The Economic Power of Women :: The Barbie Movie

The Economic Power of Women :: The Barbie Movie

This isn’t a movie review. If anything, it’s more of a weather report. And, in case you haven’t noticed, the skies are quite pink these days.

Over the past week, I’ve been unable to escape the whirlwind of headlines about the Barbie movie and its record-breaking success, making it one of the highest-grossing films this year. Despite the flood of press, tie-ins, and the all-out media-blitz, I have no intention of watching it – no offense to Barbie. Every time I encounter headlines like “First Weekend Earnings: $153M!” I can’t help but be impressed by the numbers. 

During my childhood, I was never a die-hard Barbie enthusiast, although I did own a few dolls and her iconic Malibu house. Nothing against Barbie at all, but any overwhelming embrace of the color pink has never resonated with me. (Do NOT get me started on pink Legos.) But one thing that does resonate is making an impactful statement. For me, the takeaway from Barbie’s instant success is not the hardcore workouts of the actors, the powerhouse female director (she is cool though!), or the debate over whether it is feminist empowerment or it is a depressing commentary on the “real world.” The most significant takeaway here is the undeniable economic power of women.

As I understand it, in the movie, Barbie is surprised when she begins to experience the “real world.” Those of us who actually live in it should not be. We live in a world where every day women’s power, economic, intellectual, or otherwise is not fully recognized or valued. Instead of celebrating the Barbie movie with shiny shirts, Instagram filters, and glitter, let’s have a real conversation about who holds the power. This should be a moment for us women, and for our daughters.

Women’s increased participation in the paid workforce has led to greater influence over consumer spending. No matter where you look, market research has consistently shown that women play a crucial role in shaping trends, influencing purchasing decisions, and driving market demands. Props to him if you have a male partner who takes charge of all the shopping, but it is a well-known fact that my brilliant, Jesuit-educated husband cannot find the produce section of the grocery store. But it’s not just groceries, we tend to control a substantial portion of household spending, including retail, fashion, beauty, health, wellness, and family entertainment, like movies. Imagine the effect on consumer spending if we could just close that gender pay gap. But I digress.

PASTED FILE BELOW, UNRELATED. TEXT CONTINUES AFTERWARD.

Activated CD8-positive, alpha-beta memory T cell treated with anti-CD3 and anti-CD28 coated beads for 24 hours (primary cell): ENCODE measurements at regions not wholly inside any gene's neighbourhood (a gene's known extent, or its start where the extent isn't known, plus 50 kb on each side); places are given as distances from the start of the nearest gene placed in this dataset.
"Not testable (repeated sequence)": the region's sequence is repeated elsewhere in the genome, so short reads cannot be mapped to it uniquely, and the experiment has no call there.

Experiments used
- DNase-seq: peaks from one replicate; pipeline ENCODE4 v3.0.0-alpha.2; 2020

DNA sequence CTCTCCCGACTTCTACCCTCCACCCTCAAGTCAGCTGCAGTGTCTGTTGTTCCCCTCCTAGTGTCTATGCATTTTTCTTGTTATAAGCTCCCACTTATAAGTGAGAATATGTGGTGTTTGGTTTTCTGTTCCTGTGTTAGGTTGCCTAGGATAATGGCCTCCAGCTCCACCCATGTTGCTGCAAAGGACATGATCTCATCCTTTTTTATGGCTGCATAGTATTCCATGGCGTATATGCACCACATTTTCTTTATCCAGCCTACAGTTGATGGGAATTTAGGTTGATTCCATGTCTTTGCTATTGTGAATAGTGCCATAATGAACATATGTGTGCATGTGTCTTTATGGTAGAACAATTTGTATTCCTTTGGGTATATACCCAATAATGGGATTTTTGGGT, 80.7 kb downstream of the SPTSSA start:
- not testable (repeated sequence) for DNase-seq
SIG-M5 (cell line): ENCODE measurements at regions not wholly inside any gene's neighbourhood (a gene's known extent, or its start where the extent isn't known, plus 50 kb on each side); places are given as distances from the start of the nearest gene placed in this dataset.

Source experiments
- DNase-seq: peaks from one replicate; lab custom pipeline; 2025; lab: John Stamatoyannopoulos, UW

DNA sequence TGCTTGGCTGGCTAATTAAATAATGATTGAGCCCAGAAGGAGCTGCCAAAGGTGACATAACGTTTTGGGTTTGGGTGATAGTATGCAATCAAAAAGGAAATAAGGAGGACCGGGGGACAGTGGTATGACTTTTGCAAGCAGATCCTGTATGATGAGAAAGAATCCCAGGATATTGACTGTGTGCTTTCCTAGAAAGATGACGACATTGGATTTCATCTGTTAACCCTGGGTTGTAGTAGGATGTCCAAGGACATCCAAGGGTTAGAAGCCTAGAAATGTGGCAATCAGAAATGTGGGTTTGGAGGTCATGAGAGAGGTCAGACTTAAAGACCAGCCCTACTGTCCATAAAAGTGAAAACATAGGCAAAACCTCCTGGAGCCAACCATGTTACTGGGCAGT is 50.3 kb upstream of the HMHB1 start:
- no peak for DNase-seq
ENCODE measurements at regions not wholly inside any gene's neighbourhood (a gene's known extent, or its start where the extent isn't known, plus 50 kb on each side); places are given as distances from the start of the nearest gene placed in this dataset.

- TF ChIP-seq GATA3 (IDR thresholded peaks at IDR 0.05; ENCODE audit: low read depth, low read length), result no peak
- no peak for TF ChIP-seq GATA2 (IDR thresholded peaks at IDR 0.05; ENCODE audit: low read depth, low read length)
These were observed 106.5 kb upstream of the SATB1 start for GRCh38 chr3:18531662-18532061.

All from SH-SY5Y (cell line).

The New York Times said: ‘“Barbie” arrived as a full-blown cultural event, with thousands of moviegoers draping themselves in pink for screenings, doll memes flooding social media and marketers scrambling (sometimes awkwardly) to glom onto the moment. The audience was 65 percent female.’ From my NewsFeed, I’d think that the percentage was higher, but I fit the target demographic for this content. All the memes and filters are taking away from the true message: The “real world” is hard on women.

Whether you plan to put on your pink blazer and see the movie, or you are staying far away (like me), you do you. I’m not judging. I am, however, reminding everyone that the Barbie movie’s triumphant journey to box office sensation would not be possible without the economic power of women. Women are truly a force of nature that demands everyone’s respect. If anything, I’d like to see the Barbie movie serve as a powerful example of our influence as consumers, and a reminder that we have much work to do when it comes to equity in the “real world.” We are trendsetters, decision-makers, and drivers of market demands – and we should be recognized as such.

Let’s leverage this movie and this moment to have a real conversation.

Stephanie Davi-McNeely
Stephanie Davi McNeely has been in and around the nonprofit fundraising space for nearly twenty years. She oversees development and strategic partnerships, for the ACE Mentor Program of America, a national nonprofit mentoring program based in Philadelphia. There she is responsible for corporate and individual fundraising initiatives, as well as the growth and development of national partnerships with design and construction firms. In her spare time, she plays mom’s league softball, watches her son play soccer, takes French class through the Alliance, and serves as the First Lady of the University of Holy Cross in Algiers. She resides in New Orleans, Louisiana with her husband and 11-year-old son.


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